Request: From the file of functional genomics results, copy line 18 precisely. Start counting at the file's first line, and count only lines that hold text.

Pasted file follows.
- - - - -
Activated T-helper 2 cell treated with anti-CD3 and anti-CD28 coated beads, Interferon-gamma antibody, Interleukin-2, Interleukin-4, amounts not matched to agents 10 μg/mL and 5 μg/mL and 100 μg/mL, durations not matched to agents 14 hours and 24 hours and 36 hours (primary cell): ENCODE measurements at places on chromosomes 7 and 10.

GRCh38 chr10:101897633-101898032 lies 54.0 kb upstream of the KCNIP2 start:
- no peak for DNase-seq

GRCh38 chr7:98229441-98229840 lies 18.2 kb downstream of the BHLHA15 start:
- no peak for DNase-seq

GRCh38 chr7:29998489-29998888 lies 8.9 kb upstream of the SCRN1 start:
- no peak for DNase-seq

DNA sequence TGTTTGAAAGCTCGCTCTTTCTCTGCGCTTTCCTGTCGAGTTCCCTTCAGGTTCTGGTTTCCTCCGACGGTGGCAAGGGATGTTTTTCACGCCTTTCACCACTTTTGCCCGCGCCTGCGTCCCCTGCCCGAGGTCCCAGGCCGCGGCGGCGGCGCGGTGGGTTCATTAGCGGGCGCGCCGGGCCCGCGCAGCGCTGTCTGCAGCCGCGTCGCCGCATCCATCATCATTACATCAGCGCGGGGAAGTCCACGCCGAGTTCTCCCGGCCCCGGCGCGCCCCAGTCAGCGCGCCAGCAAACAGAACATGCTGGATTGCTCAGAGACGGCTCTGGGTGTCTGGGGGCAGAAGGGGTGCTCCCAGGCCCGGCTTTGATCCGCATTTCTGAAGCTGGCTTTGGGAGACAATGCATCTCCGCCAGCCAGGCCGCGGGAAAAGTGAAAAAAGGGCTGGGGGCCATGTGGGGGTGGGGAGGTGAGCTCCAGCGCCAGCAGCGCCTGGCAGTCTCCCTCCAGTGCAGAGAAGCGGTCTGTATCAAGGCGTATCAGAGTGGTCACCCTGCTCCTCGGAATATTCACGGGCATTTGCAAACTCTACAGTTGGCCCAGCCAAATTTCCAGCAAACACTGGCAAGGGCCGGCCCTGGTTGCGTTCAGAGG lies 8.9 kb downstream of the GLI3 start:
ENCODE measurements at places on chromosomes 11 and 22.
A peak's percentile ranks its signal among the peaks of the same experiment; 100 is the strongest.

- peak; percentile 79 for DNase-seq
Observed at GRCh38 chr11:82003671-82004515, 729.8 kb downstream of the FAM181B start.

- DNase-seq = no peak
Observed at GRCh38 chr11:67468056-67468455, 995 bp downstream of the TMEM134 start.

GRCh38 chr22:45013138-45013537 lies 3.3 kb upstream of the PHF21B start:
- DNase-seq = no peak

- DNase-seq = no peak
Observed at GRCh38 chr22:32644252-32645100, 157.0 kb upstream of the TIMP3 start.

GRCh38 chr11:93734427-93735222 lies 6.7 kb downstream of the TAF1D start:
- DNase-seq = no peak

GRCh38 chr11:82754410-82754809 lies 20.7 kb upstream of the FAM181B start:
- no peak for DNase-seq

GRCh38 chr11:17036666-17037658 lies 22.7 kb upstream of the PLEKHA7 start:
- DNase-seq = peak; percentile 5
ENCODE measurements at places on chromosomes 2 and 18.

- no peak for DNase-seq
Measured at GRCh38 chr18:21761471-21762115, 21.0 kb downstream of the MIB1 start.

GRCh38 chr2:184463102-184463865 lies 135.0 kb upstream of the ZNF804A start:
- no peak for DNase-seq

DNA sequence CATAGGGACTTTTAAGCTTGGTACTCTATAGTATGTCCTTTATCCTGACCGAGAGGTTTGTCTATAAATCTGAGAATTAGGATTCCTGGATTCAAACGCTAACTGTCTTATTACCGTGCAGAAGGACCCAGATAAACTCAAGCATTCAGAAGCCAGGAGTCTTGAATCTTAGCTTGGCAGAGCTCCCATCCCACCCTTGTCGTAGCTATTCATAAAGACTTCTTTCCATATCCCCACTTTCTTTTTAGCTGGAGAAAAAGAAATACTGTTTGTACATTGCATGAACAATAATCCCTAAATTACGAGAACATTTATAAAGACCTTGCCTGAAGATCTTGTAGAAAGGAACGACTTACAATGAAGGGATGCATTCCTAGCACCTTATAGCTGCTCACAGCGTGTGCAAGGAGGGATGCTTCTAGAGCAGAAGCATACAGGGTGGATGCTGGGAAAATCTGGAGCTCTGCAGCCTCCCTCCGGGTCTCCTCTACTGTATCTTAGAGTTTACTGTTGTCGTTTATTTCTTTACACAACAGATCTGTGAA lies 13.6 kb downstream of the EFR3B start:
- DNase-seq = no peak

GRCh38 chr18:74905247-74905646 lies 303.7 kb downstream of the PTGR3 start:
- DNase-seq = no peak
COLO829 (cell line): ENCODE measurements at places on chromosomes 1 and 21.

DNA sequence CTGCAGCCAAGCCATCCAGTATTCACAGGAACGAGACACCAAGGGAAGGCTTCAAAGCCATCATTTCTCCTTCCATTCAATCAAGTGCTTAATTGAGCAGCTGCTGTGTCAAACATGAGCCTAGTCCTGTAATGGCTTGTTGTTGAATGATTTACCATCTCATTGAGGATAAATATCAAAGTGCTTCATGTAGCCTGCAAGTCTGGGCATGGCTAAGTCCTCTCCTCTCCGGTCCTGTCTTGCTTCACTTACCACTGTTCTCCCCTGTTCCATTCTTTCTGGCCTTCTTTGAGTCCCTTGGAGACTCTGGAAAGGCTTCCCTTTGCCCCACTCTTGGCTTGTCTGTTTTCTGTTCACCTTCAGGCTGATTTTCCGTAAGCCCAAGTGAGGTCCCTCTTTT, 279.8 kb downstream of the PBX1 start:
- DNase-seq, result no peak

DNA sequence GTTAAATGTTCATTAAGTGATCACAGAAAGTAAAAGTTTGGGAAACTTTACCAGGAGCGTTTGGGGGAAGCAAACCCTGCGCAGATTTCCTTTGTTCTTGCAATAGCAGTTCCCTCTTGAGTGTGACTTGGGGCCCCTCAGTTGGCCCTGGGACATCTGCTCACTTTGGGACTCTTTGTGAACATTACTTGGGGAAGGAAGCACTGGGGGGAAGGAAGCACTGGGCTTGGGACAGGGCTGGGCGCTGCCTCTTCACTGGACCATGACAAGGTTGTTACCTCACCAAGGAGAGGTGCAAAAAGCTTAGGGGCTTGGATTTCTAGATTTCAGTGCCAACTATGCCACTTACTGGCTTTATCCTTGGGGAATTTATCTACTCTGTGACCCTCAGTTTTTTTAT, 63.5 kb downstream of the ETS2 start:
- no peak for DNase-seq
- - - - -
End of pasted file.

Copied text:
Observed at GRCh38 chr22:32644252-32645100, 157.0 kb upstream of the TIMP3 start.